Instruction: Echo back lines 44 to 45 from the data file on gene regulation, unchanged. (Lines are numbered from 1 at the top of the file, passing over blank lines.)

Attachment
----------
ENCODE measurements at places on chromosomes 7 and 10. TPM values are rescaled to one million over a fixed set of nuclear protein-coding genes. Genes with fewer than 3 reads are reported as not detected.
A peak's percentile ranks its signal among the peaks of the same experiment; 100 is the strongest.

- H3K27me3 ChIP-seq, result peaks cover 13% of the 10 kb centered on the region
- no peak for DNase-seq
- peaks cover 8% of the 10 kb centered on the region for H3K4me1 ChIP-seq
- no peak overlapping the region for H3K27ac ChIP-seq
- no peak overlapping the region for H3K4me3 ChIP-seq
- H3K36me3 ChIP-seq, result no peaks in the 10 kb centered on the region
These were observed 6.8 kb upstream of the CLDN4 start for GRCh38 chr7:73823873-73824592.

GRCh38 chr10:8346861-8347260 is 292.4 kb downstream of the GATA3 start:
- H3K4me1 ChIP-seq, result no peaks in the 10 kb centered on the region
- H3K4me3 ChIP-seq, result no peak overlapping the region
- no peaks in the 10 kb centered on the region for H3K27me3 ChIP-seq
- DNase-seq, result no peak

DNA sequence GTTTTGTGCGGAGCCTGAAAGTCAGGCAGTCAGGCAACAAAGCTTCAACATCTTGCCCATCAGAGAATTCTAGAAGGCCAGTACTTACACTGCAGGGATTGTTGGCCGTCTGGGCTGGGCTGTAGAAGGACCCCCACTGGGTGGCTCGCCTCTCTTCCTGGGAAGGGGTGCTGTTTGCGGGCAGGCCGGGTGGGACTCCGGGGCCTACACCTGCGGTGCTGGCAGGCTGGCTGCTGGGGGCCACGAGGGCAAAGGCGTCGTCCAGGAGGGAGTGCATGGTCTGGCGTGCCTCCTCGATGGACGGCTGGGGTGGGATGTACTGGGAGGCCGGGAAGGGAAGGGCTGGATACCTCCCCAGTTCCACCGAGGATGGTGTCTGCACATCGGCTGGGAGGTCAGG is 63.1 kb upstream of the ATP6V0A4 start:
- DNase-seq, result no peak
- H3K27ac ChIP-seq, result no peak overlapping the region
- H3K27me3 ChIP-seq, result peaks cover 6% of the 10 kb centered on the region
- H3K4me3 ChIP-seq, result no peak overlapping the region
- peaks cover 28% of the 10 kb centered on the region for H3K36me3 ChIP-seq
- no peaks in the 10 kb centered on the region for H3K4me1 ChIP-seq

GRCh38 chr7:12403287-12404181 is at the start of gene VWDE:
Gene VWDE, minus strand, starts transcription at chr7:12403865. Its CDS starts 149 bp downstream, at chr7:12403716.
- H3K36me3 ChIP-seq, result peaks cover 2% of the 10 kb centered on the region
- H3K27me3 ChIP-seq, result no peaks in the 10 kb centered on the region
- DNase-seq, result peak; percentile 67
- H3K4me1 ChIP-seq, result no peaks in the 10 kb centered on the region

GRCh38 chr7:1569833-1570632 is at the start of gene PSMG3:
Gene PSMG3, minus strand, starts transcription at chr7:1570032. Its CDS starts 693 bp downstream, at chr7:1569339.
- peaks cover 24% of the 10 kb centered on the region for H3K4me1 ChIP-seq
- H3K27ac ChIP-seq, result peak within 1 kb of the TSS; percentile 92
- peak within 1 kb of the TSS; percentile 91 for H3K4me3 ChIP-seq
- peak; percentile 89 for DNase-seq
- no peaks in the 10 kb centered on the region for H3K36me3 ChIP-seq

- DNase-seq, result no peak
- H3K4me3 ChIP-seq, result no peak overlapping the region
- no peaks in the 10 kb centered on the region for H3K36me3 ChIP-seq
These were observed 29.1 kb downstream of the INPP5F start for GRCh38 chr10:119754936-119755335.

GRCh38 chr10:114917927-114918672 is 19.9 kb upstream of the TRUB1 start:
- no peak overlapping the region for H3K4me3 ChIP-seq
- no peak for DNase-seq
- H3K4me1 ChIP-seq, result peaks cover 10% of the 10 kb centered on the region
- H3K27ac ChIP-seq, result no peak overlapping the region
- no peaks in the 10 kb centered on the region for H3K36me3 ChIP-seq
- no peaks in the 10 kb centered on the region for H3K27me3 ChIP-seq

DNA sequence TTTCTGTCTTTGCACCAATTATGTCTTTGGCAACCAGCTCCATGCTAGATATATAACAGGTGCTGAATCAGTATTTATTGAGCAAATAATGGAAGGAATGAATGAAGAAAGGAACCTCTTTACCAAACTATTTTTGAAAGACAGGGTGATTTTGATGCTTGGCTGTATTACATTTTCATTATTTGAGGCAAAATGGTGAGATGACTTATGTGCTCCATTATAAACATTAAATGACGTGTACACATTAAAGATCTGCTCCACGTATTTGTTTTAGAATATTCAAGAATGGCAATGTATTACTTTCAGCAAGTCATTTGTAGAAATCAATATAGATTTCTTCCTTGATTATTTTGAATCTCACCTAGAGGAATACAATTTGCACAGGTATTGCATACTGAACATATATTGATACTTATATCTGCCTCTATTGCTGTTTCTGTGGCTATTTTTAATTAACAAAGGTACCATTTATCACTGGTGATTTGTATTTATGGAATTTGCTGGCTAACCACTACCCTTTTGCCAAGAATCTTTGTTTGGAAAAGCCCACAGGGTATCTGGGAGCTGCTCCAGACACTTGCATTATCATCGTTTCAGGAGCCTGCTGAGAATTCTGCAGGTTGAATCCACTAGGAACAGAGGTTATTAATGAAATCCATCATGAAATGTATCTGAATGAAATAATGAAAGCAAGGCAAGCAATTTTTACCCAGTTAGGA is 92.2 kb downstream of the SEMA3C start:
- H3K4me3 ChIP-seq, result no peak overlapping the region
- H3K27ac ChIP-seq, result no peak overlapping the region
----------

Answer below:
- no peaks in the 10 kb centered on the region for H3K36me3 ChIP-seq
- no peaks in the 10 kb centered on the region for H3K27me3 ChIP-seq